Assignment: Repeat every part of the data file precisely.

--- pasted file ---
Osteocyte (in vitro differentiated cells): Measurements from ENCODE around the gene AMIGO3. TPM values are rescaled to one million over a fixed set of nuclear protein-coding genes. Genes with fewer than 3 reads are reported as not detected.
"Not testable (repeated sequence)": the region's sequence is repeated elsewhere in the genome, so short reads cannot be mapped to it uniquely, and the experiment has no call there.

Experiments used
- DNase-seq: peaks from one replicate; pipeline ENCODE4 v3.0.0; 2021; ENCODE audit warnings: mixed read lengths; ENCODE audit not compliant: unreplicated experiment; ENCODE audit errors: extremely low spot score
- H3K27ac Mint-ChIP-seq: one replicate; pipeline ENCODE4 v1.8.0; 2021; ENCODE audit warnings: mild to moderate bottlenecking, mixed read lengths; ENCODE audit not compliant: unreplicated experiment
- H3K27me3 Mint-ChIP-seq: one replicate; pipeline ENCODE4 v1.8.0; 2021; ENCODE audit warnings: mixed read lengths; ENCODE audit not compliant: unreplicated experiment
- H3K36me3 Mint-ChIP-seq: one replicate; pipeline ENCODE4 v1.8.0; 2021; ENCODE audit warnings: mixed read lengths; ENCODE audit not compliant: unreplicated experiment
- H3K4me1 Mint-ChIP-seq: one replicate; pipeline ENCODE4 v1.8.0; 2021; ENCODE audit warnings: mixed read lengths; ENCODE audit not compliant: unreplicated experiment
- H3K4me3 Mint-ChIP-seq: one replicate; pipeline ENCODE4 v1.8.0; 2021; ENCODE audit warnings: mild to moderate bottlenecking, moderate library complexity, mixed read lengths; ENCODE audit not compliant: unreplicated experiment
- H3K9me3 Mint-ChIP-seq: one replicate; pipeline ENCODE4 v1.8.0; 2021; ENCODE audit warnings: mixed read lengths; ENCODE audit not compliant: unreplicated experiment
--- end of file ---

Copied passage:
Osteocyte (in vitro differentiated cells): Measurements from ENCODE around the gene AMIGO3. TPM values are rescaled to one million over a fixed set of nuclear protein-coding genes. Genes with fewer than 3 reads are reported as not detected.
"Not testable (repeated sequence)": the region's sequence is repeated elsewhere in the genome, so short reads cannot be mapped to it uniquely, and the experiment has no call there.

Experiments used
- DNase-seq: peaks from one replicate; pipeline ENCODE4 v3.0.0; 2021; ENCODE audit warnings: mixed read lengths; ENCODE audit not compliant: unreplicated experiment; ENCODE audit errors: extremely low spot score
- H3K27ac Mint-ChIP-seq: one replicate; pipeline ENCODE4 v1.8.0; 2021; ENCODE audit warnings: mild to moderate bottlenecking, mixed read lengths; ENCODE audit not compliant: unreplicated experiment
- H3K27me3 Mint-ChIP-seq: one replicate; pipeline ENCODE4 v1.8.0; 2021; ENCODE audit warnings: mixed read lengths; ENCODE audit not compliant: unreplicated experiment
- H3K36me3 Mint-ChIP-seq: one replicate; pipeline ENCODE4 v1.8.0; 2021; ENCODE audit warnings: mixed read lengths; ENCODE audit not compliant: unreplicated experiment
- H3K4me1 Mint-ChIP-seq: one replicate; pipeline ENCODE4 v1.8.0; 2021; ENCODE audit warnings: mixed read lengths; ENCODE audit not compliant: unreplicated experiment
- H3K4me3 Mint-ChIP-seq: one replicate; pipeline ENCODE4 v1.8.0; 2021; ENCODE audit warnings: mild to moderate bottlenecking, moderate library complexity, mixed read lengths; ENCODE audit not compliant: unreplicated experiment
- H3K9me3 Mint-ChIP-seq: one replicate; pipeline ENCODE4 v1.8.0; 2021; ENCODE audit warnings: mixed read lengths; ENCODE audit not compliant: unreplicated experiment